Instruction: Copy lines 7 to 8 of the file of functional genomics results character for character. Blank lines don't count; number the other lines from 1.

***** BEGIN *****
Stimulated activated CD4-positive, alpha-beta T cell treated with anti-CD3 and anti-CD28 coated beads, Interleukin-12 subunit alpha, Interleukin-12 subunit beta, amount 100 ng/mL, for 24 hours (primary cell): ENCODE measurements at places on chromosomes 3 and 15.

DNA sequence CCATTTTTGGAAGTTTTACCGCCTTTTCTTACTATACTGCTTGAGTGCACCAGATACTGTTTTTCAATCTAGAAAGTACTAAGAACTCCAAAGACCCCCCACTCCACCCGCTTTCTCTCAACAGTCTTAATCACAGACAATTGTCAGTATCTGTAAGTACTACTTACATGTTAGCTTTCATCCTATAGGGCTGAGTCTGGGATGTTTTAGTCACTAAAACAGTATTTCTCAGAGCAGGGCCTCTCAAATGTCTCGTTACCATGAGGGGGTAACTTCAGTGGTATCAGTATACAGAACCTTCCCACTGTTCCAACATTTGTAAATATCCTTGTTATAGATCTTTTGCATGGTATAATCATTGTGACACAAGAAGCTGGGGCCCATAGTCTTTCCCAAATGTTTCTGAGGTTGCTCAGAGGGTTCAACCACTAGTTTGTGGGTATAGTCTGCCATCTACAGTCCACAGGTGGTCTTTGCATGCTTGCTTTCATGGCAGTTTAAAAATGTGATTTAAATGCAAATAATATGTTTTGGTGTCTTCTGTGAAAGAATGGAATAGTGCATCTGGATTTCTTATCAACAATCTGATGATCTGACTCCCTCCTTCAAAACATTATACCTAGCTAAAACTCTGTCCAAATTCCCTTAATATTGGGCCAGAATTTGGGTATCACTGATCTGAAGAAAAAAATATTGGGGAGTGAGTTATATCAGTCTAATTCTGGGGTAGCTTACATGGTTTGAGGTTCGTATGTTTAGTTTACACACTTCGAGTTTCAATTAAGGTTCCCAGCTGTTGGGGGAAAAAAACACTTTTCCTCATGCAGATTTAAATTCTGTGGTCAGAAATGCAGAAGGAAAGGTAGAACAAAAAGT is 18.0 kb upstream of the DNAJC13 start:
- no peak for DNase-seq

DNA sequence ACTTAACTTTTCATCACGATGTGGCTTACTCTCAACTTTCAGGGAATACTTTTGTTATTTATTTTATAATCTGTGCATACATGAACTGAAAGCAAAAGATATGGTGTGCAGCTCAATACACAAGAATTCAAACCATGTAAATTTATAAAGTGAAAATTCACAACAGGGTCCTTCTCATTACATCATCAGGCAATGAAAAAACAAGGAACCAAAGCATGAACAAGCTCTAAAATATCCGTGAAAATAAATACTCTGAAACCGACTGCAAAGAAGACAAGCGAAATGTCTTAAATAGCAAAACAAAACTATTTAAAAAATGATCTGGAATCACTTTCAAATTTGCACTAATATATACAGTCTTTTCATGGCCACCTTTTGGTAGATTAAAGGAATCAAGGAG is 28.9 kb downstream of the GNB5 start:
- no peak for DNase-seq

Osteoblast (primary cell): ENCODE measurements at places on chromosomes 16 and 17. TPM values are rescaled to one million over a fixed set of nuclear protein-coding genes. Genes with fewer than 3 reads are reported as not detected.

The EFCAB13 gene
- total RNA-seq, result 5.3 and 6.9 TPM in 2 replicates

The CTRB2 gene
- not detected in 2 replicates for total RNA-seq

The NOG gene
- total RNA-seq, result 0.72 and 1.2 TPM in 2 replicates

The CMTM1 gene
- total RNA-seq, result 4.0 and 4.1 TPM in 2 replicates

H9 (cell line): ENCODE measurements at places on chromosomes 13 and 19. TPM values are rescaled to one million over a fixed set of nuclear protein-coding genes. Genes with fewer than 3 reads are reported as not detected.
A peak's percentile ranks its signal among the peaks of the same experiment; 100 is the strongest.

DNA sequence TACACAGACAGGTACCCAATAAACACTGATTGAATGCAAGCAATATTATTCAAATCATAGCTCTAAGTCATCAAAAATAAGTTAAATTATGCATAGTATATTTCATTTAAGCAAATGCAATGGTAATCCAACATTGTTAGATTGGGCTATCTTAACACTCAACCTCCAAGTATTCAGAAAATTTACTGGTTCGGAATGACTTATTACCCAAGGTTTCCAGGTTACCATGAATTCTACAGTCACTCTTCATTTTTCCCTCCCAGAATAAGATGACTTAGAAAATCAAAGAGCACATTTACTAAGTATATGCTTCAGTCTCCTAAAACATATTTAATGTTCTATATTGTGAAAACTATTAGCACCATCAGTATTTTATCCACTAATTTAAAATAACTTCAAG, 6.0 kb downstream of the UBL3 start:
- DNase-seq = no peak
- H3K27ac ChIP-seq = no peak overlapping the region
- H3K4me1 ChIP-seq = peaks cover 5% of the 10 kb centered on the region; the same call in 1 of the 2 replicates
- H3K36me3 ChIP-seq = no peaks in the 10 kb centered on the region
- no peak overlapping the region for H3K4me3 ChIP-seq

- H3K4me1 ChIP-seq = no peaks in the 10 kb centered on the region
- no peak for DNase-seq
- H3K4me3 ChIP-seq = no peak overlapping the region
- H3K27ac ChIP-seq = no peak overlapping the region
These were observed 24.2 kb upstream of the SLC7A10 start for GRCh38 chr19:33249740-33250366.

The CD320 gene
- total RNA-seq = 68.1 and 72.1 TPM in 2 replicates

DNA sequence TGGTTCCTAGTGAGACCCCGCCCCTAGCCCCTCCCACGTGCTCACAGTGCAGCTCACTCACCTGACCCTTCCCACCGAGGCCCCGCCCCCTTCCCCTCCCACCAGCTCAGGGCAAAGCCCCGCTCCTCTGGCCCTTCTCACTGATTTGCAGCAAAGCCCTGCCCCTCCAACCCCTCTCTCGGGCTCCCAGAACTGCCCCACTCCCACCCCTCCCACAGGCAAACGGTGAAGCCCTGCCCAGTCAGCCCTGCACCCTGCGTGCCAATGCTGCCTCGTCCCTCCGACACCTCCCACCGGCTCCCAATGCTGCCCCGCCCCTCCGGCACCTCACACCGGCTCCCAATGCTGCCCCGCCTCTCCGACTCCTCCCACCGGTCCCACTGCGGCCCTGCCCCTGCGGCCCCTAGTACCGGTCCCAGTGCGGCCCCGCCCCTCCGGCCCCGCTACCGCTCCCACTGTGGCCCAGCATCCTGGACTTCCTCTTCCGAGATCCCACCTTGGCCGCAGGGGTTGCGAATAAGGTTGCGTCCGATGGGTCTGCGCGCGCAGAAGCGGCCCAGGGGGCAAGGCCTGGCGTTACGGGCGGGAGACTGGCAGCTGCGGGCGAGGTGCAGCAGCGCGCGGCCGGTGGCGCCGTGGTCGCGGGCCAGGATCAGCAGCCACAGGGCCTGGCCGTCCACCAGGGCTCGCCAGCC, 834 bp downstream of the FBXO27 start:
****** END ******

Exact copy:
The EFCAB13 gene
- total RNA-seq, result 5.3 and 6.9 TPM in 2 replicates